SQL Server 2005 contains a completely rearchitected web services layer. Rather than relying on IIS to provide the web protocol stack, Yukon merely uses HTTP.SYS (the new kernel mode driver in Windows Server 2003 and Windows XP Service Pack 2). This means you don’t need IIS to be installed, which will be a great boon to many database administrators.
Architecturally, to generate a web service, you create an endpoint to a stored procedure that can be accessed as a remote procedure call or via batch processes. Lastly you can request WSDL from this endpoint, at which point the server invokes an internal stored procedure to generate the relevant WSDL.
What is an endpoint? It’s simply a point of entry into SQL Server. As an abstraction, it combines both a transport and the payload, in two separate sections. For example:
CREATE ENDPOINT Demo
AS HTTP ( — transport
authentication = (integrated),
path = ‘/sql/demo’,
ports = (clear),
state = started )
FOR SOAP ( — payload
webmethod ‘http://test.ms.com’.’testproc1′ (name=demodb.dbo.testproc1),
batches = enabled,
wsdl = default )
So an endpoint has a name, a set of options for the transport (e.g. the URL), and a set of options for the payload (e.g. the methods callable at that URL).
Endpoints are therefore not protocol-specific, but could be extended to include other transports such as TCP. Anonymous access to endpoints is not supported – all calls must use basic, digest or integrated authentication, or via SQL Auth using WS-Security.
The WSDL describes the application (services) that an endpoint exposes. A request for WSDL follows a similar format to ASP.NET – the URL including path, suffixed with ?wsdl. Out of the box, we support two types of WSDL: either using full rich types or a simplified version that increases interoperability (use ?wsdlsimple instead).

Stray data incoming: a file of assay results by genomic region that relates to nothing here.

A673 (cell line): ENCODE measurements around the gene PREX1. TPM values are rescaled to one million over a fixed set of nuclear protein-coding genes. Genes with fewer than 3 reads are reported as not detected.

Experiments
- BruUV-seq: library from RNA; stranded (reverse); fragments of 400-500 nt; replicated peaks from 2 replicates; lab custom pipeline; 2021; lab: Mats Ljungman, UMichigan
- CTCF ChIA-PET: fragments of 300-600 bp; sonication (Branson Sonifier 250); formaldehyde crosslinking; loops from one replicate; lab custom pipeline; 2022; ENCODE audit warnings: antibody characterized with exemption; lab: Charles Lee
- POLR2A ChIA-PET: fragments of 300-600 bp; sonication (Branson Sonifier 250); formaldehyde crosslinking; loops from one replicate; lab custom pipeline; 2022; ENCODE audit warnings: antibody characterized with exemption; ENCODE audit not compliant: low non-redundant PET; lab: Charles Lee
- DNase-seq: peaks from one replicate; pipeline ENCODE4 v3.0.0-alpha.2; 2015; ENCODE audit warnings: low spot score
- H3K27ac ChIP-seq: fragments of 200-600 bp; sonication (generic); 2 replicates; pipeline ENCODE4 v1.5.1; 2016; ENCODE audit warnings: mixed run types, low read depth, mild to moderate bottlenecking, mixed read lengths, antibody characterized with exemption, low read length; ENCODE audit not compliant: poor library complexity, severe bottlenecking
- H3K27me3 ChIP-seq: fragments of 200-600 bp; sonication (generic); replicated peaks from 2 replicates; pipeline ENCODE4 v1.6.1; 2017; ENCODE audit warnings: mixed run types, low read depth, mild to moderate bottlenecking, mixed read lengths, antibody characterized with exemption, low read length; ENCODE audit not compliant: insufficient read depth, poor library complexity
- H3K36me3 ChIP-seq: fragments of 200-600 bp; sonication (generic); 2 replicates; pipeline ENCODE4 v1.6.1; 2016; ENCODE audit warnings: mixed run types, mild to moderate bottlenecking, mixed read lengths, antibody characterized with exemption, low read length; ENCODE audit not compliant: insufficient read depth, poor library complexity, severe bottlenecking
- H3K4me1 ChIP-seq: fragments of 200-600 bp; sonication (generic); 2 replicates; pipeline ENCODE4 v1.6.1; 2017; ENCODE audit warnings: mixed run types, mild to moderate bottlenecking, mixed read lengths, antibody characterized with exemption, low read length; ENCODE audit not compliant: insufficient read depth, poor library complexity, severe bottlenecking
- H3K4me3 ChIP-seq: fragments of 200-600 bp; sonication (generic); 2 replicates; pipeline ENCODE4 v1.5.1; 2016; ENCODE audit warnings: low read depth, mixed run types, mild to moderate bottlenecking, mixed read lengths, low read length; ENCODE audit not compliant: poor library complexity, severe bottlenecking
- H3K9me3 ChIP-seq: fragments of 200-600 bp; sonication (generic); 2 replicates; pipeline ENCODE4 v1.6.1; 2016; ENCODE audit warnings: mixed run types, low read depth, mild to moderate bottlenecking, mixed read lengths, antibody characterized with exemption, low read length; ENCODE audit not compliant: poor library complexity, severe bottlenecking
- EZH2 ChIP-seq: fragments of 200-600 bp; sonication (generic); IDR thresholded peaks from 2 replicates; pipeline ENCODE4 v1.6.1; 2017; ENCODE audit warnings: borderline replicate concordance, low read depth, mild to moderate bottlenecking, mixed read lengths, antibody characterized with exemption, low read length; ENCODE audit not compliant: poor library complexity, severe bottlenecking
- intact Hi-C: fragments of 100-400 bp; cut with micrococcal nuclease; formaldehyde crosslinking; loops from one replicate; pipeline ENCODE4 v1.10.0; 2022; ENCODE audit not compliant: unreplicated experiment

You can also extend this by creating your own custom stored procedure to generate WSDL, by setting the wsdl property in the payload element of the DDL to point to the sproc. Internally you can use sys.http_generate_wsdl_default to generate the original WSDL and then customise it. There will be a KB article on generating custom WSDL for different interoperability clients such as JBuilder or GLUE as well as Everett and Whidbey.
The type for the SOAP response you receive varies depending on what kind of result is being returned. For a user-defined function, the result is simple, for example varchar(100). For a stored procedure or batch execution, however, there is no fixed schema for what will be returned, so what does the result set contain? SQL Server 2005 generates a ResultStream element that can contain one or more of the following types as part of the stream:
- SqlRowSet – the output of a SELECT statement
- SqlXml – the output of a SELECT … FOR XML statement
- SqlMessage – the output of error, warning, print messages sent to the output pipe
- SqlRowCount – the number of rows affected
- SqlResultCode – the return code for a s/proc
Note, for errors and faults, a standard HTTP error or SOAP fault is returned.
Sessions can be enabled on an endpoint, and are analogous to cookies. Sessions allow multiple executions to share the same context despite HTTP being an inherently stateless protocol. Interestingly, you can terminate and reopen a session within the SOAP header: this is different to TDS, where a session is fixed to last as long as a connection.
You can access a SQL endpoint from VS.NET by adding a web reference. If you enable batches, you can send dynamic SQL using a sqlbatch method; other functions and s/procs will appear in the proxy using their name generated in the CREATE ENDPOINT statement. To make it easier for your client, you can set a hint on the endpoint that the result stream from a s/proc will only contain rowsets: FORMAT=ROWSETS_ONLY. Rather than returning an object array, the result from the execution will then be a DataSet.